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by Wade D. Pfau, Ph.D., CFA

Wade D. Pfau, Ph.D., CFA, is a professor of retirement income at The American College, principal at McLean Asset Management, and host of the Retirement
Researcher website, RetirementResearcher.com.

Although reverse mortgages have long had a bad reputation with financial planners and the public, new government rules and research articles from the past few years are causing many to take a second look at their potential role and value.

Research published in the Journal starting with the Barry Sacks and Stephen Sacks article, “Reversing the Conventional Wisdom: Using Home Equity to Supplement Retirement Income,” from the February 2012 issue, reaches an important conclusion that there is potentially great value in beginning a reverse mortgage as soon as eligible (age 62) for those with a reasonable expectation to remain in their homes. The idea is to begin the reverse mortgage early, even if proceeds from it may not be taken out for many years.

The reason for these conclusions relates to how the line of credit on a reverse mortgage grows throughout retirement. Understanding this detail is probably one of the most challenging aspects when first learning about reverse mortgages as a retirement income planning tool. This column seeks to provide greater understanding for how this process works.

How the Line of Credit Grows in Retirement

Naturally, the loan balance on a reverse mortgage grows over time. For the most typical type of HECM reverse mortgage, it grows at a variable rate reflected as the one-month LIBOR rate, plus a fixed lender’s margin set in the contract, and a fixed mortgage insurance premium of 1.25 percent. This combination of three factors is called the effective rate.

More broadly, the effective rate is applied to growth not just for the loan balance, but also for the overall principal limit. This may sound technical, but to grasp the arguments about the value of opening a line of credit as early as possible, it is an important point to understand.

Except for rare past cases in which a reverse mortgage included a servicing set-aside that grew at a different rate than everything else, the principal limit, loan balance, set-asides, and remaining line of credit all grow at the same effective rate. This will be true for all new loans today, because changes have been made so that any new set-asides will also grow at the same effective rate.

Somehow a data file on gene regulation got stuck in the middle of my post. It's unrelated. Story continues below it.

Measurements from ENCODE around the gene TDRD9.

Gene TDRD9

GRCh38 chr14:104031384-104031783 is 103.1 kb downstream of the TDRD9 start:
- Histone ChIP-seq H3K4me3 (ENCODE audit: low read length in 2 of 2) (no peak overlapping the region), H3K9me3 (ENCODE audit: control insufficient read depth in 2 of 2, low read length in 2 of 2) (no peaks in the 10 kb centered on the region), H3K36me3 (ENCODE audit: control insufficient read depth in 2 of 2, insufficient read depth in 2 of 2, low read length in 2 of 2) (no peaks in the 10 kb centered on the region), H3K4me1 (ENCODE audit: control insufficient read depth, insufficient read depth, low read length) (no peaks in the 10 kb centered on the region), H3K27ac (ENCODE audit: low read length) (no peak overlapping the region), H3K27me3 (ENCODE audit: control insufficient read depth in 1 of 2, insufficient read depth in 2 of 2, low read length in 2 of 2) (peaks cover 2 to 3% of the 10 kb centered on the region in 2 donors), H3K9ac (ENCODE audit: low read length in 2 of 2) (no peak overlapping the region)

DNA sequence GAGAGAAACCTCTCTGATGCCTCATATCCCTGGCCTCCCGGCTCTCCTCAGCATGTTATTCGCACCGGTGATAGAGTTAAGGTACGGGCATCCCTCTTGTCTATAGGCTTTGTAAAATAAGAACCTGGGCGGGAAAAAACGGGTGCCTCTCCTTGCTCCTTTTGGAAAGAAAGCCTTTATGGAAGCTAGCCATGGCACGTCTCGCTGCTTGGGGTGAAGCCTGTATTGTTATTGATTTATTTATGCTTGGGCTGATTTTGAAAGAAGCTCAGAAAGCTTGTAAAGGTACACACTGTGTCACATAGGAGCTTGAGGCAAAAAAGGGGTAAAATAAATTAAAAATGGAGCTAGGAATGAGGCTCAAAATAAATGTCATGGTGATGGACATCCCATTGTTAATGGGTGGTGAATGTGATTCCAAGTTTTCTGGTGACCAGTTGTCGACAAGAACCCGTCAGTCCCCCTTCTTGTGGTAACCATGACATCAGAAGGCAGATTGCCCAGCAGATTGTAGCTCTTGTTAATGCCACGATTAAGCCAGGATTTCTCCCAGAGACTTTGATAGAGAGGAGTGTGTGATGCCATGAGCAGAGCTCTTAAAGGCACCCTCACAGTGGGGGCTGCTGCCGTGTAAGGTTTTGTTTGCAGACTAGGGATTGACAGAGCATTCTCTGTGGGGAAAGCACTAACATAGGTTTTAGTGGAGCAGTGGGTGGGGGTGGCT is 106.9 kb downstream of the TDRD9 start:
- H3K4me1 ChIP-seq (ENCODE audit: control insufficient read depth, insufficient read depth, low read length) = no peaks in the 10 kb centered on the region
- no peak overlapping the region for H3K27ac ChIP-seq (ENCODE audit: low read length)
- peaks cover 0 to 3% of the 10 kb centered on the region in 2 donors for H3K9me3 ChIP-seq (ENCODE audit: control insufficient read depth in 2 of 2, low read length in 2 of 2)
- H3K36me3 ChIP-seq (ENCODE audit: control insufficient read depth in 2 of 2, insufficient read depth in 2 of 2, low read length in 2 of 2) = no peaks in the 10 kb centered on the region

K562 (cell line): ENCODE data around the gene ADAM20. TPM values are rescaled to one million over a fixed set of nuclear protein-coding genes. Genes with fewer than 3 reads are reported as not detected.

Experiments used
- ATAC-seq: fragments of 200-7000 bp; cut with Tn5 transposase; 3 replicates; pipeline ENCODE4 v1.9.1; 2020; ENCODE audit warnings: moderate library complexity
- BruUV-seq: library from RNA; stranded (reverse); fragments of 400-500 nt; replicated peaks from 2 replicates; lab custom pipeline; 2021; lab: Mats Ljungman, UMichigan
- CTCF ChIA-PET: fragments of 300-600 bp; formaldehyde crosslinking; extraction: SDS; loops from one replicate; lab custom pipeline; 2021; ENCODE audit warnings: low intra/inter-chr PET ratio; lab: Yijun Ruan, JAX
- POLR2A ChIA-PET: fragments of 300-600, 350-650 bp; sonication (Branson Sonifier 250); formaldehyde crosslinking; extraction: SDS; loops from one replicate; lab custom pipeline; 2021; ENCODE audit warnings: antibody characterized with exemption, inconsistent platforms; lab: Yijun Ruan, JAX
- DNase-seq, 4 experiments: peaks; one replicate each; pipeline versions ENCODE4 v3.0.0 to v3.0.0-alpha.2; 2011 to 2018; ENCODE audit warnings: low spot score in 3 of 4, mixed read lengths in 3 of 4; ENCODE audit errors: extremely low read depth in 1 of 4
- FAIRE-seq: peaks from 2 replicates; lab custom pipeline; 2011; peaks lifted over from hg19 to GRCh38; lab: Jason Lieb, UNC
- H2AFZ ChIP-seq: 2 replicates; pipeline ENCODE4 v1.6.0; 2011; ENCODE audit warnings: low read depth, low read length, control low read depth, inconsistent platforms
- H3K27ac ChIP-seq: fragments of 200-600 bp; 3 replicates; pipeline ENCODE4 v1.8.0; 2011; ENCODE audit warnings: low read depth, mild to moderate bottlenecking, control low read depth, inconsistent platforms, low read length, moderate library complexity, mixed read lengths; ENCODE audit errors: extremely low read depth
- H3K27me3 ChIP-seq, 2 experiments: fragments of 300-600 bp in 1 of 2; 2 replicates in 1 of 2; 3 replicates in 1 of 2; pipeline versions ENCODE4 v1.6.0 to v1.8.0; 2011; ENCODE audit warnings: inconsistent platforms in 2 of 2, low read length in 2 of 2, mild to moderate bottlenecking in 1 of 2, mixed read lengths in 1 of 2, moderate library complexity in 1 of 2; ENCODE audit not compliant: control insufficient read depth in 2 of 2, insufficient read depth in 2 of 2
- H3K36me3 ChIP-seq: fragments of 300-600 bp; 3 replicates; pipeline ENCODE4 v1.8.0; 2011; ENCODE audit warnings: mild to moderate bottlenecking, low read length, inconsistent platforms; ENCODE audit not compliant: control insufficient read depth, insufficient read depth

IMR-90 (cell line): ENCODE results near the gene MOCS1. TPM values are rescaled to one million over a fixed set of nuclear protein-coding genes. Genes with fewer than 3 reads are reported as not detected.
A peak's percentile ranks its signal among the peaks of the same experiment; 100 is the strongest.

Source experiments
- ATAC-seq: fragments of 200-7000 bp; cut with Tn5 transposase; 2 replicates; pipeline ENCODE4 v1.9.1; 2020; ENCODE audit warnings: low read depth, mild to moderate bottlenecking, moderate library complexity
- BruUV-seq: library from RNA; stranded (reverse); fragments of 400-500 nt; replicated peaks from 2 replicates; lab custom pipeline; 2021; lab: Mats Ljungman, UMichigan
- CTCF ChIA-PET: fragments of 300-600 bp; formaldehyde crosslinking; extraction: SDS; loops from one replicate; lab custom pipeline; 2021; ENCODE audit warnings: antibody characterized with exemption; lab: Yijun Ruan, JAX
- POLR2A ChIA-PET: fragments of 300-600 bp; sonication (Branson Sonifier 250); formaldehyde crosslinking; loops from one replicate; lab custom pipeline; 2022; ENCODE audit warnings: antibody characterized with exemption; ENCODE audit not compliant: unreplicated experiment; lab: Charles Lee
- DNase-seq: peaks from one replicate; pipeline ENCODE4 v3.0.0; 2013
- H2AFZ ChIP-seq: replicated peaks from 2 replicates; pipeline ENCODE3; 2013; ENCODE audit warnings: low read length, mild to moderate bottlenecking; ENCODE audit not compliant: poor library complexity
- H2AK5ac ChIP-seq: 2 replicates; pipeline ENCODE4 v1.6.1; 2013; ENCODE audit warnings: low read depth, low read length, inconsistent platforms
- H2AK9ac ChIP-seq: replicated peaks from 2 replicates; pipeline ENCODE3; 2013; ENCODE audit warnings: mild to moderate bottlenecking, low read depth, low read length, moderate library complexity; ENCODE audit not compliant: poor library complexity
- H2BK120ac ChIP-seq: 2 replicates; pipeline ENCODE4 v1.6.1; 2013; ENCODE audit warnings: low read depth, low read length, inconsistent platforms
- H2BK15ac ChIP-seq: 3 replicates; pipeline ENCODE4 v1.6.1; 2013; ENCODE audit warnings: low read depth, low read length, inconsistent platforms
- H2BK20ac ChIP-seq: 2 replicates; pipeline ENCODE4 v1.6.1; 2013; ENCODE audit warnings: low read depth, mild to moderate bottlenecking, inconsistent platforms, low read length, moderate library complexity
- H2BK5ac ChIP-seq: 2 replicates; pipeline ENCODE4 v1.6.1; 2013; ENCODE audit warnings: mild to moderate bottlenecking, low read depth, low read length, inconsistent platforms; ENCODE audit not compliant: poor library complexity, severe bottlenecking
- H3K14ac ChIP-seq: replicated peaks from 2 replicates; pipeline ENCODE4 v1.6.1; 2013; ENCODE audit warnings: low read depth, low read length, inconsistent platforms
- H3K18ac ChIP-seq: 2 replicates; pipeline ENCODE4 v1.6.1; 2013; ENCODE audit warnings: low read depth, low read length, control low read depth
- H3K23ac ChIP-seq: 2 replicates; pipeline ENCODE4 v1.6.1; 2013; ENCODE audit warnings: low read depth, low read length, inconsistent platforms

In other words, the unused line of credit grows at the same rate as the loan balance. Really, it is the overall principal limit of the reverse mortgage that grows at the effective rate. Again, this principal limit is the sum of the loan balance, the remaining line of credit, and any set-asides:

Principal Limit = Line of Credit + Loan Balance + Set-Asides

These factors all grow at the same effective rate, which will expand the size of the overall pie over time, which can be carved up in any desired way.

Understanding Interest and Insurance Premiums

The next important point is that interest and insurance premiums are charged on the loan balance, but not on the set-asides or line of credit. To be clear, set-asides are not part of the loan balance until actually used, but they limit access to the line of credit. Though interest and insurance premiums are not levied on set-asides or the line of credit, both of these components grow as if these costs had been charged, as they are components in the effective rate.

When funds are borrowed, the line of credit decreases and the loan balance increases. Conversely, voluntary repayments increase the amount of the line of credit, which will then continue to grow at the effective rate, allowing for access to more line of credit later on.

 

I believe that the motivation for the government’s design of the HECM reverse mortgage program is based on an underlying assumption that borrowers would spend from their line of credit sooner rather than later. Implicitly, the growth in the principal limit would then reflect growth of the loan balance more so than the growth of the line of credit. In other words, designers assumed the loan balance would be a large percentage of the principal limit. The line of credit happens to grow at the same rate as the loan balance, and if left unused, the line of credit could grow to be quite large. There was probably not much expectation that individuals would open lines of credit and then leave them alone for long periods of time. However, the brunt of the research on this matter published in outlets such as the Journal since 2012 suggest that this sort of delayed gradual use of the line of credit can be extremely helpful in prolonging the longevity of a retiree’s investment portfolio.

A Simple Example

Consider two different individuals who each open a reverse mortgage with a principal limit of $100,000. To simplify, assume that 10 years later the principal limit for both borrowers has grown to $200,000. Person A takes out the entire $100,000 initially from the reverse mortgage. For Person A, the $200,000 principal limit after 10 years reflects a $200,000 loan balance, which consists of the initial $100,000 they received plus another $100,000 divided between accumulated interest payments and insurance premiums.